Rliberni's Blog – Radical language

December 16, 2011

Case Study 6 – Another IELTS Doctor

This is my sixth case-study in the series. Like the others it illustrates a journey we both took to reach a particular language goal. Like the others the benefit gained was mutual. In this case I had a very reluctant student but it was a strange situation as he did seek me out but then felt he could go it alone.

Although I promised to describe my online work with IELTS students in subsequent posts I felt that this was an interesting case and wanted to share it with you. Now I promise the next case will deal with an online student!

See the other posts:

Case Study one – Mehmet (project manager)

Case Study two – Stepan (IELTS – doctor)

Case Study three – Maria (company relocation to UK )

Case Study four – Takeshi  (IELTS – doctor)

Case Study five – Ayesha (IELTS – doctor)


Case Study Six – Salim

My sixth student in the series was also an IELTS student and a doctor. Salim was from Syria. He had been living in the UK for some time and was very fluent in spoken English.  He had spent some time at school in the UK so his English skills were quite polished.

When I first met Salim he was about to take the test for the second time. He was worried about his reading and just wanted a lesson to go over some techniques. He was very confident about the exam and was certain that only the reading would be a problem.  This was unusual as mostly it is the writing that people want to have checked. I asked him about writing but he hadn’t brought any to the lesson and said that he was fine. He was looking for an overall band of 7. Working on just one part of the exam is not something I normally like to do, I like to make sure that all parts of the exam are on track as none of them work in isolation and the reading and listening impact on the writing and speaking. By integrating the study the outcome in all parts is more assured. I was a little concerned that he was concentrating so much on this one part.

He told me that he would be able to get a high score in speaking and listening and that if he managed to improve his reading then the writing would not be a problem.  This seemed logical but in my opinion as an IELTS coach I felt that in order to be safe in the result ‘all balls needed to be in the air’ at all times. We agreed to disagree and spent the lesson on the reading. I got the impression he was there reluctantly and felt deep down that he didn’t really feel that he needed help but his friends, some of whom had worked with me, had urged him to come.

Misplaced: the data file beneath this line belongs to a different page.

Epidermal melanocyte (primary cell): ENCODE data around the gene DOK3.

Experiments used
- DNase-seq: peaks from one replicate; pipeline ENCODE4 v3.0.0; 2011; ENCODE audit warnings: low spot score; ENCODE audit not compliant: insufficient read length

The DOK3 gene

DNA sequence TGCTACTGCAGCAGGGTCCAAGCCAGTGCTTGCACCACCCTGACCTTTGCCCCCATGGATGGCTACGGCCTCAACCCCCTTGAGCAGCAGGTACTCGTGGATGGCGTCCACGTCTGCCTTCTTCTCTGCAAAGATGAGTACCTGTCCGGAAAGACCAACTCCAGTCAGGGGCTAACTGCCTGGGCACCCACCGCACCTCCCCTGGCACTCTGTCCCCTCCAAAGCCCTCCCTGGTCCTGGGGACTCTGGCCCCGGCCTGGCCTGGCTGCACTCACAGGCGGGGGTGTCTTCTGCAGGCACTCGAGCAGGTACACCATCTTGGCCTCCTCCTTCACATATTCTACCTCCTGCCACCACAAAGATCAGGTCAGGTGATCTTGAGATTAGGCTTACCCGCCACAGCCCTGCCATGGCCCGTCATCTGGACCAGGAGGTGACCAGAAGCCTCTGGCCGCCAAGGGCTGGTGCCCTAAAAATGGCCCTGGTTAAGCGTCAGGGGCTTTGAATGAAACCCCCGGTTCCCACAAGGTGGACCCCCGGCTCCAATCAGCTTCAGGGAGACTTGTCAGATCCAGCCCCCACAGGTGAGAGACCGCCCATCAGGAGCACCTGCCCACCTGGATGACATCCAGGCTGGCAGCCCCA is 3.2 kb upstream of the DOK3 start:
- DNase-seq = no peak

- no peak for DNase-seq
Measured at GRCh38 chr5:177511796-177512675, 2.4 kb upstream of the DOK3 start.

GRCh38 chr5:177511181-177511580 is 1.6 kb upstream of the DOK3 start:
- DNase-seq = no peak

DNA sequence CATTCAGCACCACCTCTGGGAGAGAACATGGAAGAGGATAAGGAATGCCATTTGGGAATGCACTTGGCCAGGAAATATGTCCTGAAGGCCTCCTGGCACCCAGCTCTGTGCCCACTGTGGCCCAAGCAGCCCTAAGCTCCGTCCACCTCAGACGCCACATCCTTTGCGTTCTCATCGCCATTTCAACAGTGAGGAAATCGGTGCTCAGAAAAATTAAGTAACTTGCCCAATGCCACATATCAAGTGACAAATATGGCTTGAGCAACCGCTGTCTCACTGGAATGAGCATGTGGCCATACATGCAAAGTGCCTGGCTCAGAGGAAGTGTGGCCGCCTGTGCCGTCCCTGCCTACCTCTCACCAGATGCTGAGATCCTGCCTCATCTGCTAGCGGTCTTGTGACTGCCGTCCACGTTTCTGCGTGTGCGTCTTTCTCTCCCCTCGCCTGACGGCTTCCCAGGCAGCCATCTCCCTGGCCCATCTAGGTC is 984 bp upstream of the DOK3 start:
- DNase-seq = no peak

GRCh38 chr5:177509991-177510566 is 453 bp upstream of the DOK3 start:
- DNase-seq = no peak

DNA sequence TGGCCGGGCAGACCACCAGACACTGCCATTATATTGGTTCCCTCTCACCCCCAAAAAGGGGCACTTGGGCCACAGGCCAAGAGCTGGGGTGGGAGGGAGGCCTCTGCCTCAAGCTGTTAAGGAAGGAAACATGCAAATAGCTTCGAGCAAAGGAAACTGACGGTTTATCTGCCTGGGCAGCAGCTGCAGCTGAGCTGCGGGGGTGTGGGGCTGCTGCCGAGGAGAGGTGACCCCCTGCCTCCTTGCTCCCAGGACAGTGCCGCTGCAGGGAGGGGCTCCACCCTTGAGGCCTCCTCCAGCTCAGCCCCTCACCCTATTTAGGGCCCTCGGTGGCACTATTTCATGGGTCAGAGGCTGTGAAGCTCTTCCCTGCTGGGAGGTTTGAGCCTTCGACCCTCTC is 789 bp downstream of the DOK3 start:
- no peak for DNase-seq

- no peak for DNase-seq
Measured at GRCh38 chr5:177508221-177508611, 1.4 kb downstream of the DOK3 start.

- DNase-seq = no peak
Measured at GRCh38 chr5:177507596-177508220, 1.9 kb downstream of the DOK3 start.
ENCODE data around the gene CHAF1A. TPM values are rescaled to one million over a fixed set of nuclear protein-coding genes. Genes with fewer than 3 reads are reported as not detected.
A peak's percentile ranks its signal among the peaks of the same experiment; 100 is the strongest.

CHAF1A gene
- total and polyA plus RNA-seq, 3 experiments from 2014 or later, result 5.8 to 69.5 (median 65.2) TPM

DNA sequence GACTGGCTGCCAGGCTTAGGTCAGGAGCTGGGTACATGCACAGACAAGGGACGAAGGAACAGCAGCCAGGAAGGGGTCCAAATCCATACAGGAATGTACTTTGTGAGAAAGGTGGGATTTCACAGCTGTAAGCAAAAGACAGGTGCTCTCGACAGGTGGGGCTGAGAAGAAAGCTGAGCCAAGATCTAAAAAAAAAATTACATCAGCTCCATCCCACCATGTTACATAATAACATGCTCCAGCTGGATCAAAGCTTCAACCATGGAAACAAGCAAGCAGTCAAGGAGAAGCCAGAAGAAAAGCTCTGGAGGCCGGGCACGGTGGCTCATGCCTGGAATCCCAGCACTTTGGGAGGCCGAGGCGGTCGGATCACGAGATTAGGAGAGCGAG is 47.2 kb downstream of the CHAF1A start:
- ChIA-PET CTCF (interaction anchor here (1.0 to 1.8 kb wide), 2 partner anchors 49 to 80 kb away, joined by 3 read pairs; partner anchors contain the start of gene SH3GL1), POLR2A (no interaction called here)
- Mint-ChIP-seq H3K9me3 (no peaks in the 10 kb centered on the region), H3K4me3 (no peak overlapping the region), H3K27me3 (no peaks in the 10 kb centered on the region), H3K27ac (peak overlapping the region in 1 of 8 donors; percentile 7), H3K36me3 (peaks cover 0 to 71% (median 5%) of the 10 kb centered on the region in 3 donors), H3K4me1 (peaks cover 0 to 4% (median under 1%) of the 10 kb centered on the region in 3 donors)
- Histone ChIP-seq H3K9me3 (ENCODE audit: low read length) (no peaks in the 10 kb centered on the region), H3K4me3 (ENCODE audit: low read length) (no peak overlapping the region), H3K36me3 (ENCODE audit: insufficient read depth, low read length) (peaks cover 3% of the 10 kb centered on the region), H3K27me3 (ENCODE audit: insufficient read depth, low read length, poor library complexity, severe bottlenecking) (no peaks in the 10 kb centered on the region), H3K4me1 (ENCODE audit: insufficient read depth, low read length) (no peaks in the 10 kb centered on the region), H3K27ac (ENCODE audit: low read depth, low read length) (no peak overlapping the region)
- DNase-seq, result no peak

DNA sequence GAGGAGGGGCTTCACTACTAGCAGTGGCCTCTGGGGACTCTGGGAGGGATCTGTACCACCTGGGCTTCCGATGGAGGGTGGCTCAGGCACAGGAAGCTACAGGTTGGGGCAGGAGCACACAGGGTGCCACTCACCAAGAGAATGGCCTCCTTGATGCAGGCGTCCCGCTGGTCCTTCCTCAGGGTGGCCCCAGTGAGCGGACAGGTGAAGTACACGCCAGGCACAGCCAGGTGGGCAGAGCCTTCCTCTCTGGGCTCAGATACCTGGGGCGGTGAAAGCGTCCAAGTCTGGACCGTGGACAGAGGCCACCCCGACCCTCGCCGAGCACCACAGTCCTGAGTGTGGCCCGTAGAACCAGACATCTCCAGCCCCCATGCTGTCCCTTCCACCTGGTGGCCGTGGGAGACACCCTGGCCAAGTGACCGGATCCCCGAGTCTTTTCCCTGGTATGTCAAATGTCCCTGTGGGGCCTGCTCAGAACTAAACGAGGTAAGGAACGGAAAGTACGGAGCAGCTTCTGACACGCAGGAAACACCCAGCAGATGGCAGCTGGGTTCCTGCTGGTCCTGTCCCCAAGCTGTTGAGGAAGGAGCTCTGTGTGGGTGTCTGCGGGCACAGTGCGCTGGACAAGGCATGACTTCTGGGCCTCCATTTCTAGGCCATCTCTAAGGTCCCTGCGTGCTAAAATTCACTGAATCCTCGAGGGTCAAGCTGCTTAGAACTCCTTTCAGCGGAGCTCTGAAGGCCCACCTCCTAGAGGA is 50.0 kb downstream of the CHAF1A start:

After the lesson I wished him luck and asked him to let me know his result. I heard nothing more from Salim.

A few months later he called me and asked if he could come to see me. It transpired that he had not got the score he required and the thing that had let him down badly was his writing. He told me that he thought he had been a little over-confident (even arrogant – his words) and now realised that he needed to work more systematically and not try and get the score he needed ‘by numbers’.  This tendency to rely on one or two papers to get the desired result is a high risk strategy and also flies in the face of the whole point in preparing for IELTS in the first place – which is to make sure that you have the required language level for the job that you are going to do (or the course of study you are going to undertake). There is little point in getting the required IELTS result by the skin of your teeth and then struggling through your course or putting your new job in jeopardy because your English is not the best it can be.

I have also worked with several doctors after they have secured their job because they were having problems with English actually in the hospital. Passing the IELTS in only the beginning and in the medical field there is a lot of colloquial language that you will meet which can cause a lot of mis-understanding!

The second meeting

When we met for second time we decided to take a holistic approach and look at all parts of the exam and also language level. As I mentioned before Salim’s English was very fluent and he was a confident speaker, he didn’t, however, have a lot of control over register and tended to speak in a very colloquial manner which is not always appropriate for every type of communication. This was affecting both his speaking performance and his writing.